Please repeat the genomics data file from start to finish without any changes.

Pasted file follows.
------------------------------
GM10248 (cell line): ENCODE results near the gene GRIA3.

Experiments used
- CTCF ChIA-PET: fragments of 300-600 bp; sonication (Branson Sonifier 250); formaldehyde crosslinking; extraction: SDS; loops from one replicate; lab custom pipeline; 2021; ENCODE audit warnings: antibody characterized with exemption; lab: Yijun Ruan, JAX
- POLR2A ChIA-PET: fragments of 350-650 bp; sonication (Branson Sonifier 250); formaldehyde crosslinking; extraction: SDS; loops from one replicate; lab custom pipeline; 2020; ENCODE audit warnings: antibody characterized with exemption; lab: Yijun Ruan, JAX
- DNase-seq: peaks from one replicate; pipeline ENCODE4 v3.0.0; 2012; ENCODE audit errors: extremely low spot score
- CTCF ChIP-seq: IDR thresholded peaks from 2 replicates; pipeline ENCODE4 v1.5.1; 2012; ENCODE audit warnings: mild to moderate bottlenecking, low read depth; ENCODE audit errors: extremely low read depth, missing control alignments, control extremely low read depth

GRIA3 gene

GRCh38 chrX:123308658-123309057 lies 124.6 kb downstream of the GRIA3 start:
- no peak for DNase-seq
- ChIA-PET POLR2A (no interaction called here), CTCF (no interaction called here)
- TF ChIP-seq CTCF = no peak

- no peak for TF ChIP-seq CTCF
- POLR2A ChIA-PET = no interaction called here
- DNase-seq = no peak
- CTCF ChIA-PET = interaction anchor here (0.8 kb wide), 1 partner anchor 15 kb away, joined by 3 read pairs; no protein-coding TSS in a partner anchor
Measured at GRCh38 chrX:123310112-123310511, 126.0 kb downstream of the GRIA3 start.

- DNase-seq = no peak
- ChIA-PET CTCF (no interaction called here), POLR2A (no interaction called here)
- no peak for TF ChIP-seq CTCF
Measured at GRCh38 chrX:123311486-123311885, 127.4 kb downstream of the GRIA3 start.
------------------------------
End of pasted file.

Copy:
GM10248 (cell line): ENCODE results near the gene GRIA3.

Experiments used
- CTCF ChIA-PET: fragments of 300-600 bp; sonication (Branson Sonifier 250); formaldehyde crosslinking; extraction: SDS; loops from one replicate; lab custom pipeline; 2021; ENCODE audit warnings: antibody characterized with exemption; lab: Yijun Ruan, JAX
- POLR2A ChIA-PET: fragments of 350-650 bp; sonication (Branson Sonifier 250); formaldehyde crosslinking; extraction: SDS; loops from one replicate; lab custom pipeline; 2020; ENCODE audit warnings: antibody characterized with exemption; lab: Yijun Ruan, JAX
- DNase-seq: peaks from one replicate; pipeline ENCODE4 v3.0.0; 2012; ENCODE audit errors: extremely low spot score
- CTCF ChIP-seq: IDR thresholded peaks from 2 replicates; pipeline ENCODE4 v1.5.1; 2012; ENCODE audit warnings: mild to moderate bottlenecking, low read depth; ENCODE audit errors: extremely low read depth, missing control alignments, control extremely low read depth

GRIA3 gene

GRCh38 chrX:123308658-123309057 lies 124.6 kb downstream of the GRIA3 start:
- no peak for DNase-seq
- ChIA-PET POLR2A (no interaction called here), CTCF (no interaction called here)
- TF ChIP-seq CTCF = no peak

- no peak for TF ChIP-seq CTCF
- POLR2A ChIA-PET = no interaction called here
- DNase-seq = no peak
- CTCF ChIA-PET = interaction anchor here (0.8 kb wide), 1 partner anchor 15 kb away, joined by 3 read pairs; no protein-coding TSS in a partner anchor
Measured at GRCh38 chrX:123310112-123310511, 126.0 kb downstream of the GRIA3 start.

- DNase-seq = no peak
- ChIA-PET CTCF (no interaction called here), POLR2A (no interaction called here)
- no peak for TF ChIP-seq CTCF
Measured at GRCh38 chrX:123311486-123311885, 127.4 kb downstream of the GRIA3 start.